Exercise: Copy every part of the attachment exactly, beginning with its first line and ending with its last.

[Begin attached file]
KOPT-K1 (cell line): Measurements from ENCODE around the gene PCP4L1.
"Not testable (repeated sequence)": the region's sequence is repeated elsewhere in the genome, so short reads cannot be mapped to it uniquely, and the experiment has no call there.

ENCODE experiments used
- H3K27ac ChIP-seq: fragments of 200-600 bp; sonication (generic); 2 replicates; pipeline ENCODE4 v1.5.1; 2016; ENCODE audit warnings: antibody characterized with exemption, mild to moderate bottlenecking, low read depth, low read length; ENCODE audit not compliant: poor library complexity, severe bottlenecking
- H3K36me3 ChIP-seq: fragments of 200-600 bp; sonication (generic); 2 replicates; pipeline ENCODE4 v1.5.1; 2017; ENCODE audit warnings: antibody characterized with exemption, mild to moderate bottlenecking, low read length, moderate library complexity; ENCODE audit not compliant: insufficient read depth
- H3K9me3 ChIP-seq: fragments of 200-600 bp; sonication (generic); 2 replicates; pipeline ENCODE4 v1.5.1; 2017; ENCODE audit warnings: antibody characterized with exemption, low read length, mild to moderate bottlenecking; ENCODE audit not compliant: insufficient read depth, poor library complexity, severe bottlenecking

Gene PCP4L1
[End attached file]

KOPT-K1 (cell line): Measurements from ENCODE around the gene PCP4L1.
"Not testable (repeated sequence)": the region's sequence is repeated elsewhere in the genome, so short reads cannot be mapped to it uniquely, and the experiment has no call there.

ENCODE experiments used
- H3K27ac ChIP-seq: fragments of 200-600 bp; sonication (generic); 2 replicates; pipeline ENCODE4 v1.5.1; 2016; ENCODE audit warnings: antibody characterized with exemption, mild to moderate bottlenecking, low read depth, low read length; ENCODE audit not compliant: poor library complexity, severe bottlenecking
- H3K36me3 ChIP-seq: fragments of 200-600 bp; sonication (generic); 2 replicates; pipeline ENCODE4 v1.5.1; 2017; ENCODE audit warnings: antibody characterized with exemption, mild to moderate bottlenecking, low read length, moderate library complexity; ENCODE audit not compliant: insufficient read depth
- H3K9me3 ChIP-seq: fragments of 200-600 bp; sonication (generic); 2 replicates; pipeline ENCODE4 v1.5.1; 2017; ENCODE audit warnings: antibody characterized with exemption, low read length, mild to moderate bottlenecking; ENCODE audit not compliant: insufficient read depth, poor library complexity, severe bottlenecking

Gene PCP4L1